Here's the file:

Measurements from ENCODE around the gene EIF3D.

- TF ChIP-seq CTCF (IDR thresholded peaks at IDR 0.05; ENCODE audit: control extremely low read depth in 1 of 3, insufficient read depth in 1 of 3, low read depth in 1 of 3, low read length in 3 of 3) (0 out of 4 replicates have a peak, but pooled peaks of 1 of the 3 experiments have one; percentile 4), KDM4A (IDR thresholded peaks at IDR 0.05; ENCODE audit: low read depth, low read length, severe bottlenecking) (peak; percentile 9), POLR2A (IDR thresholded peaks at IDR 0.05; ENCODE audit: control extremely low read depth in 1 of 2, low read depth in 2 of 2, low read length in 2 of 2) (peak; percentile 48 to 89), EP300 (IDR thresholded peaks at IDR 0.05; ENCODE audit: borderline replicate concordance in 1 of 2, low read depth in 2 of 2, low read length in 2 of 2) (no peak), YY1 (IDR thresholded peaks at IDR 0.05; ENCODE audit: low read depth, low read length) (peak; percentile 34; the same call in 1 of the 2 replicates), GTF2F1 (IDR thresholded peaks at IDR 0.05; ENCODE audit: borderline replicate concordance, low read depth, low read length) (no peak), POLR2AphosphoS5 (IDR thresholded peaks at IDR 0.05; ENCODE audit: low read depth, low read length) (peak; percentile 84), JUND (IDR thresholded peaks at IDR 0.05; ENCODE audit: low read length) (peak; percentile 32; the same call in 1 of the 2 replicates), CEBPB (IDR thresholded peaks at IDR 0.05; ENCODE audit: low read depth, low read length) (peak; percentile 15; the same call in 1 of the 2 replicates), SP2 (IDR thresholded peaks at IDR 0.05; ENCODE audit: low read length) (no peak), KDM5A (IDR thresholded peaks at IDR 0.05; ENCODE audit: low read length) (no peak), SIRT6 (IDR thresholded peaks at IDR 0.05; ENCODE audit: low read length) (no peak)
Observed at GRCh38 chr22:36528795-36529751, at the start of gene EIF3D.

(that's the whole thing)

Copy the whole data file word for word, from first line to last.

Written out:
Measurements from ENCODE around the gene EIF3D.

- TF ChIP-seq CTCF (IDR thresholded peaks at IDR 0.05; ENCODE audit: control extremely low read depth in 1 of 3, insufficient read depth in 1 of 3, low read depth in 1 of 3, low read length in 3 of 3) (0 out of 4 replicates have a peak, but pooled peaks of 1 of the 3 experiments have one; percentile 4), KDM4A (IDR thresholded peaks at IDR 0.05; ENCODE audit: low read depth, low read length, severe bottlenecking) (peak; percentile 9), POLR2A (IDR thresholded peaks at IDR 0.05; ENCODE audit: control extremely low read depth in 1 of 2, low read depth in 2 of 2, low read length in 2 of 2) (peak; percentile 48 to 89), EP300 (IDR thresholded peaks at IDR 0.05; ENCODE audit: borderline replicate concordance in 1 of 2, low read depth in 2 of 2, low read length in 2 of 2) (no peak), YY1 (IDR thresholded peaks at IDR 0.05; ENCODE audit: low read depth, low read length) (peak; percentile 34; the same call in 1 of the 2 replicates), GTF2F1 (IDR thresholded peaks at IDR 0.05; ENCODE audit: borderline replicate concordance, low read depth, low read length) (no peak), POLR2AphosphoS5 (IDR thresholded peaks at IDR 0.05; ENCODE audit: low read depth, low read length) (peak; percentile 84), JUND (IDR thresholded peaks at IDR 0.05; ENCODE audit: low read length) (peak; percentile 32; the same call in 1 of the 2 replicates), CEBPB (IDR thresholded peaks at IDR 0.05; ENCODE audit: low read depth, low read length) (peak; percentile 15; the same call in 1 of the 2 replicates), SP2 (IDR thresholded peaks at IDR 0.05; ENCODE audit: low read length) (no peak), KDM5A (IDR thresholded peaks at IDR 0.05; ENCODE audit: low read length) (no peak), SIRT6 (IDR thresholded peaks at IDR 0.05; ENCODE audit: low read length) (no peak)
Observed at GRCh38 chr22:36528795-36529751, at the start of gene EIF3D.